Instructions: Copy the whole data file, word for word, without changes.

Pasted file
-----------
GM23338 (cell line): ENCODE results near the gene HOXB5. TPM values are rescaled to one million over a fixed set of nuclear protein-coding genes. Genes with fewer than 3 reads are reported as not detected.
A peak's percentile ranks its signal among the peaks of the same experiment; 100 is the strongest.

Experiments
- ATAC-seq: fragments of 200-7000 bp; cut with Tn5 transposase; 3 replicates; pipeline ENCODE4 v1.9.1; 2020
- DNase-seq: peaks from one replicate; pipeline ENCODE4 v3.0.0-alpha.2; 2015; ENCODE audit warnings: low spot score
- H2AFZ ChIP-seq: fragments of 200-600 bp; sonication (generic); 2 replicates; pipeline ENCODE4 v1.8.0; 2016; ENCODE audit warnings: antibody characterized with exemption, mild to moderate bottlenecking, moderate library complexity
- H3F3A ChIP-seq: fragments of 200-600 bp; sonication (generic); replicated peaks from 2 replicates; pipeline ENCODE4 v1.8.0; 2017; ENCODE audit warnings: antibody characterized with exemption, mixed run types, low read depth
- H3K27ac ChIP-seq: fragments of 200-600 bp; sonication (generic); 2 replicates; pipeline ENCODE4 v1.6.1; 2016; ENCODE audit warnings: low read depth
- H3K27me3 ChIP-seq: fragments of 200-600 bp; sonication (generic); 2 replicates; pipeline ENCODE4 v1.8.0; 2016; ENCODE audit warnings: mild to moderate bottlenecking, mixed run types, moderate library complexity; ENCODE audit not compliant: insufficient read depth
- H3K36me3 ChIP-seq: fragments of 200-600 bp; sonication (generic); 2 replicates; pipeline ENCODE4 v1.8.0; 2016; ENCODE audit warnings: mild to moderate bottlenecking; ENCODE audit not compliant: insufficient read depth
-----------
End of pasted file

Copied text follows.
GM23338 (cell line): ENCODE results near the gene HOXB5. TPM values are rescaled to one million over a fixed set of nuclear protein-coding genes. Genes with fewer than 3 reads are reported as not detected.
A peak's percentile ranks its signal among the peaks of the same experiment; 100 is the strongest.

Experiments
- ATAC-seq: fragments of 200-7000 bp; cut with Tn5 transposase; 3 replicates; pipeline ENCODE4 v1.9.1; 2020
- DNase-seq: peaks from one replicate; pipeline ENCODE4 v3.0.0-alpha.2; 2015; ENCODE audit warnings: low spot score
- H2AFZ ChIP-seq: fragments of 200-600 bp; sonication (generic); 2 replicates; pipeline ENCODE4 v1.8.0; 2016; ENCODE audit warnings: antibody characterized with exemption, mild to moderate bottlenecking, moderate library complexity
- H3F3A ChIP-seq: fragments of 200-600 bp; sonication (generic); replicated peaks from 2 replicates; pipeline ENCODE4 v1.8.0; 2017; ENCODE audit warnings: antibody characterized with exemption, mixed run types, low read depth
- H3K27ac ChIP-seq: fragments of 200-600 bp; sonication (generic); 2 replicates; pipeline ENCODE4 v1.6.1; 2016; ENCODE audit warnings: low read depth
- H3K27me3 ChIP-seq: fragments of 200-600 bp; sonication (generic); 2 replicates; pipeline ENCODE4 v1.8.0; 2016; ENCODE audit warnings: mild to moderate bottlenecking, mixed run types, moderate library complexity; ENCODE audit not compliant: insufficient read depth
- H3K36me3 ChIP-seq: fragments of 200-600 bp; sonication (generic); 2 replicates; pipeline ENCODE4 v1.8.0; 2016; ENCODE audit warnings: mild to moderate bottlenecking; ENCODE audit not compliant: insufficient read depth